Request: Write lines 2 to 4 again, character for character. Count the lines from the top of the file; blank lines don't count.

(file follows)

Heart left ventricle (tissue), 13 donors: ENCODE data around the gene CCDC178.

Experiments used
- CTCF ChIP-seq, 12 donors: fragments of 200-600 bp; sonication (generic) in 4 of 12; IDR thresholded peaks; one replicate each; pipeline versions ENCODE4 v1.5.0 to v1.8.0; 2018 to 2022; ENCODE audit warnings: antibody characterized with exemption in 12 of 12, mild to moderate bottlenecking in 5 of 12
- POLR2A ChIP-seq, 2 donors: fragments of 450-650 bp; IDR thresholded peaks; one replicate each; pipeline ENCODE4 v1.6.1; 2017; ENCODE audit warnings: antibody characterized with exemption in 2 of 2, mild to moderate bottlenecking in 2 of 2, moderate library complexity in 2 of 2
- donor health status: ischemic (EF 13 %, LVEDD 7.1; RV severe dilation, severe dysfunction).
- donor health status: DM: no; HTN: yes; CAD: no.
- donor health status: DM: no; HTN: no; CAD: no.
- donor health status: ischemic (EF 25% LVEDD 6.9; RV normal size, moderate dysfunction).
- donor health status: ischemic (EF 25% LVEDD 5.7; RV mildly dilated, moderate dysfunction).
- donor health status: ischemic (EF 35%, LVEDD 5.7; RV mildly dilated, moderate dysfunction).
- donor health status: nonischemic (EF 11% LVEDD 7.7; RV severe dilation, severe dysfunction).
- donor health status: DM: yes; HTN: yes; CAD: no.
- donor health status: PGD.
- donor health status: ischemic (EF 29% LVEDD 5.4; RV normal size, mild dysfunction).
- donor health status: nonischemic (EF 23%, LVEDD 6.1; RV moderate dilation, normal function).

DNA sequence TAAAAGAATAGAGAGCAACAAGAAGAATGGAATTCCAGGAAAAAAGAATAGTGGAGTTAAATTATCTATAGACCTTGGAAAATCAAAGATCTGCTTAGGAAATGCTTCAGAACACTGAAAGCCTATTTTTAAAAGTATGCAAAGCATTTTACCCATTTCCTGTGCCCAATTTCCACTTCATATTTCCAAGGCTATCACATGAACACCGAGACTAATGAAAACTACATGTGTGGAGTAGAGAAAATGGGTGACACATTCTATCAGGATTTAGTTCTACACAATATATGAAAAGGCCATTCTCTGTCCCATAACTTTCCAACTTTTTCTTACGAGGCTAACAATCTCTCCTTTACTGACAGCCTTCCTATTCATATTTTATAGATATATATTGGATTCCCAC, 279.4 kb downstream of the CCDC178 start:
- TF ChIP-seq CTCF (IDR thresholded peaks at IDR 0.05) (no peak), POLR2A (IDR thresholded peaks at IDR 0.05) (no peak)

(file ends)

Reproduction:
Experiments used
- CTCF ChIP-seq, 12 donors: fragments of 200-600 bp; sonication (generic) in 4 of 12; IDR thresholded peaks; one replicate each; pipeline versions ENCODE4 v1.5.0 to v1.8.0; 2018 to 2022; ENCODE audit warnings: antibody characterized with exemption in 12 of 12, mild to moderate bottlenecking in 5 of 12
- POLR2A ChIP-seq, 2 donors: fragments of 450-650 bp; IDR thresholded peaks; one replicate each; pipeline ENCODE4 v1.6.1; 2017; ENCODE audit warnings: antibody characterized with exemption in 2 of 2, mild to moderate bottlenecking in 2 of 2, moderate library complexity in 2 of 2